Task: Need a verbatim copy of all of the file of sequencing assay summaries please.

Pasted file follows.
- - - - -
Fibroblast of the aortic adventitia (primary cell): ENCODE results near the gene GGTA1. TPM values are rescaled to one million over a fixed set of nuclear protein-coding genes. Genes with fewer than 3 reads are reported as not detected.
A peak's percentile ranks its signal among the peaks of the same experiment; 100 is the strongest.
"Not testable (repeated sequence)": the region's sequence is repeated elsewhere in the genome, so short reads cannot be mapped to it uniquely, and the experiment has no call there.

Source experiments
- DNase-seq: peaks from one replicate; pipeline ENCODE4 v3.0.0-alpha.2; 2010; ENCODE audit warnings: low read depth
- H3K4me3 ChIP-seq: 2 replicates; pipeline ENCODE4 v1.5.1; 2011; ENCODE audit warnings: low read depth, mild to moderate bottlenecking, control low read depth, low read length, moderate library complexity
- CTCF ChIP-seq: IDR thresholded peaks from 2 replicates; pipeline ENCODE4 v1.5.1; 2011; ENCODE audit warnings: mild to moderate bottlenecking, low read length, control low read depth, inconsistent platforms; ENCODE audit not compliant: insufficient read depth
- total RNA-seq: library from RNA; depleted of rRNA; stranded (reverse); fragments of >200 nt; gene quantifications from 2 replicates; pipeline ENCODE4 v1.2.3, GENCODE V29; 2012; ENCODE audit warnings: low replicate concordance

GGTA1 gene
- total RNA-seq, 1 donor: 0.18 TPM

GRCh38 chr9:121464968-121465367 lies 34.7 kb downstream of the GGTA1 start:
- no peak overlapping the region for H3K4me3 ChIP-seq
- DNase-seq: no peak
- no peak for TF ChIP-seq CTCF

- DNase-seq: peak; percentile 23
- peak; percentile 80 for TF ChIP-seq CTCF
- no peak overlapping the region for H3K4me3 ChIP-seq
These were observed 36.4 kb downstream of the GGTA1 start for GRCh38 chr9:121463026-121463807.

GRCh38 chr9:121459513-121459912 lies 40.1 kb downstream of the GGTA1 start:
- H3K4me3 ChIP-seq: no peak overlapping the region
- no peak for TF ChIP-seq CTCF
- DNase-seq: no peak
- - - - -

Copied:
Fibroblast of the aortic adventitia (primary cell): ENCODE results near the gene GGTA1. TPM values are rescaled to one million over a fixed set of nuclear protein-coding genes. Genes with fewer than 3 reads are reported as not detected.
A peak's percentile ranks its signal among the peaks of the same experiment; 100 is the strongest.
"Not testable (repeated sequence)": the region's sequence is repeated elsewhere in the genome, so short reads cannot be mapped to it uniquely, and the experiment has no call there.

Source experiments
- DNase-seq: peaks from one replicate; pipeline ENCODE4 v3.0.0-alpha.2; 2010; ENCODE audit warnings: low read depth
- H3K4me3 ChIP-seq: 2 replicates; pipeline ENCODE4 v1.5.1; 2011; ENCODE audit warnings: low read depth, mild to moderate bottlenecking, control low read depth, low read length, moderate library complexity
- CTCF ChIP-seq: IDR thresholded peaks from 2 replicates; pipeline ENCODE4 v1.5.1; 2011; ENCODE audit warnings: mild to moderate bottlenecking, low read length, control low read depth, inconsistent platforms; ENCODE audit not compliant: insufficient read depth
- total RNA-seq: library from RNA; depleted of rRNA; stranded (reverse); fragments of >200 nt; gene quantifications from 2 replicates; pipeline ENCODE4 v1.2.3, GENCODE V29; 2012; ENCODE audit warnings: low replicate concordance

GGTA1 gene
- total RNA-seq, 1 donor: 0.18 TPM

GRCh38 chr9:121464968-121465367 lies 34.7 kb downstream of the GGTA1 start:
- no peak overlapping the region for H3K4me3 ChIP-seq
- DNase-seq: no peak
- no peak for TF ChIP-seq CTCF

- DNase-seq: peak; percentile 23
- peak; percentile 80 for TF ChIP-seq CTCF
- no peak overlapping the region for H3K4me3 ChIP-seq
These were observed 36.4 kb downstream of the GGTA1 start for GRCh38 chr9:121463026-121463807.

GRCh38 chr9:121459513-121459912 lies 40.1 kb downstream of the GGTA1 start:
- H3K4me3 ChIP-seq: no peak overlapping the region
- no peak for TF ChIP-seq CTCF
- DNase-seq: no peak